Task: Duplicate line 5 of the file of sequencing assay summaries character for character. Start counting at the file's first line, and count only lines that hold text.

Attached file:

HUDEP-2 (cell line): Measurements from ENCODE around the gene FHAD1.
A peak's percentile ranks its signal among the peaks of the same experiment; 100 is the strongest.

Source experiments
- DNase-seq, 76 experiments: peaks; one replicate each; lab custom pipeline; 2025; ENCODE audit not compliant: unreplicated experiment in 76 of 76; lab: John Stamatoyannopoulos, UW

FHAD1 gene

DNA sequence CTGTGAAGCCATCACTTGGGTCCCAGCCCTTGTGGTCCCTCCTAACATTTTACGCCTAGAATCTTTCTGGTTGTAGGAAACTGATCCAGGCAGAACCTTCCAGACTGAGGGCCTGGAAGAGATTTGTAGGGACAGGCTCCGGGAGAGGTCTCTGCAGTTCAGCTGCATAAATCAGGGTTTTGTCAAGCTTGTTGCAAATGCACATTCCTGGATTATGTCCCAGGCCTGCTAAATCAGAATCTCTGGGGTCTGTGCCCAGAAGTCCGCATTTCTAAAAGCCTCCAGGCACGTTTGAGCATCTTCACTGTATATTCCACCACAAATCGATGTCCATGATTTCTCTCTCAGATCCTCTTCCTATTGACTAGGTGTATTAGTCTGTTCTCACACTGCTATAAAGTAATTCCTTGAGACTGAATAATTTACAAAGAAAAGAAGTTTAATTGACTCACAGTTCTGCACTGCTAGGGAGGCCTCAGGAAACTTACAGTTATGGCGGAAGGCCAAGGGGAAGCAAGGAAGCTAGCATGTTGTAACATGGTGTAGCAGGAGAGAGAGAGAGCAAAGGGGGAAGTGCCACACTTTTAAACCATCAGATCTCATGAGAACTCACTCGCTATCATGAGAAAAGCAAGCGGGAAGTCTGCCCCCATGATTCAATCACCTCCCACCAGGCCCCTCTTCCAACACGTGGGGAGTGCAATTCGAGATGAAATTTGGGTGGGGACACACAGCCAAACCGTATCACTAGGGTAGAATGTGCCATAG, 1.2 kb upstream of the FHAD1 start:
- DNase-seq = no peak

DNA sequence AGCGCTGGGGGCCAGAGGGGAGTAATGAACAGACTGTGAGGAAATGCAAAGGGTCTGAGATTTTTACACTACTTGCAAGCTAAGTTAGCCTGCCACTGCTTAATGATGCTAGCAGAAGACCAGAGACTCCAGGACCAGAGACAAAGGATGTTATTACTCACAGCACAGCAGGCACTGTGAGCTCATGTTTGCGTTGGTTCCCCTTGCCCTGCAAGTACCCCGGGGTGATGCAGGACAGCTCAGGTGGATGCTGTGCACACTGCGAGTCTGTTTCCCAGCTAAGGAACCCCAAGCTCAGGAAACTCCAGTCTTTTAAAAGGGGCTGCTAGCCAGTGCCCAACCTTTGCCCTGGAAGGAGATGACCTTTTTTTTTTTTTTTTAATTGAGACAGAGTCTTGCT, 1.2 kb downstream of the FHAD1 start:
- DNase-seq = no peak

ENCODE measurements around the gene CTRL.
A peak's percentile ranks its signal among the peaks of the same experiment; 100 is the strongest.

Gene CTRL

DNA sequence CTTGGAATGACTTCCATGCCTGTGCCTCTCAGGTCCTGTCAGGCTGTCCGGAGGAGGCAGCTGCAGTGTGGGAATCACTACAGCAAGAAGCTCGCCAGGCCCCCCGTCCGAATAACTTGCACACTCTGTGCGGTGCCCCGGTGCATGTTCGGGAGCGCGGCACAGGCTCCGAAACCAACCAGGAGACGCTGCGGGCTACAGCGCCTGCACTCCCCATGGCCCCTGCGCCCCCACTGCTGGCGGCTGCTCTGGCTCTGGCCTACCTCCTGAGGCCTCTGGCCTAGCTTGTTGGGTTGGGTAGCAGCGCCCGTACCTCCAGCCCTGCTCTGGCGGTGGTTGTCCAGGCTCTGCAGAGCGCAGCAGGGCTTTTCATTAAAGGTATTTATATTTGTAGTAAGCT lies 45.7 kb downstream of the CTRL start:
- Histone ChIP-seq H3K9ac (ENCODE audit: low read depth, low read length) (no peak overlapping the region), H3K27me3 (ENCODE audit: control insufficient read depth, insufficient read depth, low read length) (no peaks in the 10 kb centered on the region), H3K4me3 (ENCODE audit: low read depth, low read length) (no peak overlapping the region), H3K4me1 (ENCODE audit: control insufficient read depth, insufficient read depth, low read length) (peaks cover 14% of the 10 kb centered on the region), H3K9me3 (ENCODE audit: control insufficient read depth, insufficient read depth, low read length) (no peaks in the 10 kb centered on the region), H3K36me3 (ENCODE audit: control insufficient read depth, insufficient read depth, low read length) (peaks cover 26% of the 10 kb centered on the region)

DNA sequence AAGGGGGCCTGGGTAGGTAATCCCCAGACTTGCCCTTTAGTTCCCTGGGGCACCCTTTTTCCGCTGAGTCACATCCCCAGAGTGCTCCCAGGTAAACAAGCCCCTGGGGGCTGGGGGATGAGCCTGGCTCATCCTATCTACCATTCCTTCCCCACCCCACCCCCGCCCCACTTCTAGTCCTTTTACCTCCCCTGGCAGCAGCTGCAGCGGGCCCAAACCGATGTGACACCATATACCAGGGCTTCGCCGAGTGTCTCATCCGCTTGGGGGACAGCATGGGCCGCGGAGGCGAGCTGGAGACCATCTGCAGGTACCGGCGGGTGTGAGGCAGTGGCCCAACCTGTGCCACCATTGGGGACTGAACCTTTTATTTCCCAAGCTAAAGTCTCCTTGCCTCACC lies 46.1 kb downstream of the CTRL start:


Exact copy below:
FHAD1 gene